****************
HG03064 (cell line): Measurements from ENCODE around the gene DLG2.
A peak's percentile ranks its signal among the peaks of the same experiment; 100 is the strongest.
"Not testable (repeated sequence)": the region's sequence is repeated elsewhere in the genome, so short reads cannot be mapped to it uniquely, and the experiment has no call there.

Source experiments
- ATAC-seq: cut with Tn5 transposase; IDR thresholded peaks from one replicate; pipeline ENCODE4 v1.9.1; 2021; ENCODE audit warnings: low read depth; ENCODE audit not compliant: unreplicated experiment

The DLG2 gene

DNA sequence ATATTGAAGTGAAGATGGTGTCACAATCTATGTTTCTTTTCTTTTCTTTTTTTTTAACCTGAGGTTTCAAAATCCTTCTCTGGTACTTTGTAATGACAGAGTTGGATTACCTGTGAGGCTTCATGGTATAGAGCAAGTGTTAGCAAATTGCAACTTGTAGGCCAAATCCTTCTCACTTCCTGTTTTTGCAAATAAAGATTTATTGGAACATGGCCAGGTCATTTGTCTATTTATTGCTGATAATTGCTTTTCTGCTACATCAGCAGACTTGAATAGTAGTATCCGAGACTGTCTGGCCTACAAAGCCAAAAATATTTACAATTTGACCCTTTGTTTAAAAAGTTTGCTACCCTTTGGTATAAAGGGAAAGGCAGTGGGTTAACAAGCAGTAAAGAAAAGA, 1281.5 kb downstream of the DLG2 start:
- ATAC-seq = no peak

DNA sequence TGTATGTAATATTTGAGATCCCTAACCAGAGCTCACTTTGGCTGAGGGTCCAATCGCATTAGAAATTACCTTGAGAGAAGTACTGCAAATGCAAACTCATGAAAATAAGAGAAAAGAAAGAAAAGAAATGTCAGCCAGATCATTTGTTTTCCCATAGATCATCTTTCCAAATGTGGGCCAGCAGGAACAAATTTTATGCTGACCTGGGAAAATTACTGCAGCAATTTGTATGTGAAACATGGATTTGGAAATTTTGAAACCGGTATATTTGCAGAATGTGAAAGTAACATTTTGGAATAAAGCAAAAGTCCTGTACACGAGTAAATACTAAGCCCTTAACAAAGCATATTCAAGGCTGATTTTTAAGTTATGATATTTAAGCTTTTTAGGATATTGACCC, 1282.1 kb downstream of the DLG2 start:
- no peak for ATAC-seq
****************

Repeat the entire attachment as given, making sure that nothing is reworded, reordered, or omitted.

HG03064 (cell line): Measurements from ENCODE around the gene DLG2.
A peak's percentile ranks its signal among the peaks of the same experiment; 100 is the strongest.
"Not testable (repeated sequence)": the region's sequence is repeated elsewhere in the genome, so short reads cannot be mapped to it uniquely, and the experiment has no call there.

Source experiments
- ATAC-seq: cut with Tn5 transposase; IDR thresholded peaks from one replicate; pipeline ENCODE4 v1.9.1; 2021; ENCODE audit warnings: low read depth; ENCODE audit not compliant: unreplicated experiment

The DLG2 gene

DNA sequence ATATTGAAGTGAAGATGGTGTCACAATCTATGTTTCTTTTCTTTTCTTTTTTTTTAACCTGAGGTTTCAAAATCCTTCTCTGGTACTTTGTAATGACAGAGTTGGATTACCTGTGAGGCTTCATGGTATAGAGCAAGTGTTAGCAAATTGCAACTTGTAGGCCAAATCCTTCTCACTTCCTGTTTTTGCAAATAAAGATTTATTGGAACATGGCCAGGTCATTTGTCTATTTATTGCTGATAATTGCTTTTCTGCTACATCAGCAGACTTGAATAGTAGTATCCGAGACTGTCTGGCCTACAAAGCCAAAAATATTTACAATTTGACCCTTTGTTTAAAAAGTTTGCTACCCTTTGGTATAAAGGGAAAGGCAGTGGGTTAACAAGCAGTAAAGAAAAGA, 1281.5 kb downstream of the DLG2 start:
- ATAC-seq = no peak

DNA sequence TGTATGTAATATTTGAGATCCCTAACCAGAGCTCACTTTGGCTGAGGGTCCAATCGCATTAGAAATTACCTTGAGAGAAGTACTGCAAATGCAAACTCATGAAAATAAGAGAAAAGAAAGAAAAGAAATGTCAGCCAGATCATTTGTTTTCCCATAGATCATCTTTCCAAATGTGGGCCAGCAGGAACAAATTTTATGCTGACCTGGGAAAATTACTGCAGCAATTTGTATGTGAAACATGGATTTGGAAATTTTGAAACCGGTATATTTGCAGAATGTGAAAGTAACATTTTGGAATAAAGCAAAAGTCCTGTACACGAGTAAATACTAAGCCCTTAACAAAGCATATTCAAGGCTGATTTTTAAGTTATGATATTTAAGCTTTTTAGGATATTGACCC, 1282.1 kb downstream of the DLG2 start:
- no peak for ATAC-seq